While historians haven't settled on an exact number, the total number of Union soldiers who served during the American Civil War likely surpassed two million.
More than 2,000 of that number came from a Warren County much less populated than it is today.
And a project recently completed by the Warren County Historical Society compiles all 2,137 names into a one accessible place.
Available online at www.warrenhistory.org/Civil%20War%20Soldiers.html, the database provides some information about each veteran, based on what the WCHS has discovered. That can include birth and death years, township of residence and military unit information.
Managing Director Michelle Gray explained that the project has been the work of volunteers and federal Senior Community Service Employment Program participants. Last fall, Gray explained, Jim Weaver approached the Historical Society with an interest in working on the project. "He's the one that finished it up," Gray said.
The information included in the database came from a host of sources. Gray explained that the Historical Society is in possession of the military enrollment records for Warren County for the years 1862 and 1865. "The rest was compiled from other sources," she said, including obituary records, cemetery records and various texts.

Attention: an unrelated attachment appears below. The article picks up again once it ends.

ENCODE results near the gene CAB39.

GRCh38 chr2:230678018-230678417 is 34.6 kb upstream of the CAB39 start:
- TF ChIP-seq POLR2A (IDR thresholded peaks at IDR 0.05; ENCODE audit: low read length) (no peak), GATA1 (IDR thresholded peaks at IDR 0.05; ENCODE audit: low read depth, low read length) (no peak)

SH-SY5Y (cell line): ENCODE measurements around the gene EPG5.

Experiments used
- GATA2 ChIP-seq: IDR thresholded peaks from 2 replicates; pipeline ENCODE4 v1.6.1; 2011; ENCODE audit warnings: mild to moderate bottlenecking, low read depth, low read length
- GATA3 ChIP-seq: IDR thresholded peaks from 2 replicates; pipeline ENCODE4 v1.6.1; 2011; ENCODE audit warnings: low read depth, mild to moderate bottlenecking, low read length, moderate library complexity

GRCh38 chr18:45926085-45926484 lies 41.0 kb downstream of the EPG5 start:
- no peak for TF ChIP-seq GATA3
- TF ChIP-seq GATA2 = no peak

"We started compiling that list back in 2006," she said, indicating that the intent of the project was "about providing user friendly records." While databases are not directly preservation tools, Gray said that "it warrants our efforts to create those types of resources."
And it's possible that the list isn't complete.
"I had always thought that it was 1,800 ... the number of men that fought in the Civil War," she said. "So when it was over 2,000, (I) wasn't surprised because of all the other enlistments outside of our area, in other states. So over time that list has grown because additional records have shown up or we've been made aware of it."
"Yes, there could be more," she said of the possibility of more men from Warren County having served.
For people who find a relative, or someone they think might be a relative, that is on the list, the Historical Society is prepared to assist.
"They should contact us and we'll be able to help them," Gray said. "That was part of the point."
The names will likely be on display both at the Historical Society and at the Warren Public Library during a weekend-long Civil War remembrance event set in Warren from August 1-3.
Sue Spencer, who is coordinating the event, said that people will be able to "come in to find out if that is indeed a relative and tell us about it. If they had any stories from their relatives, we'd love to hear them."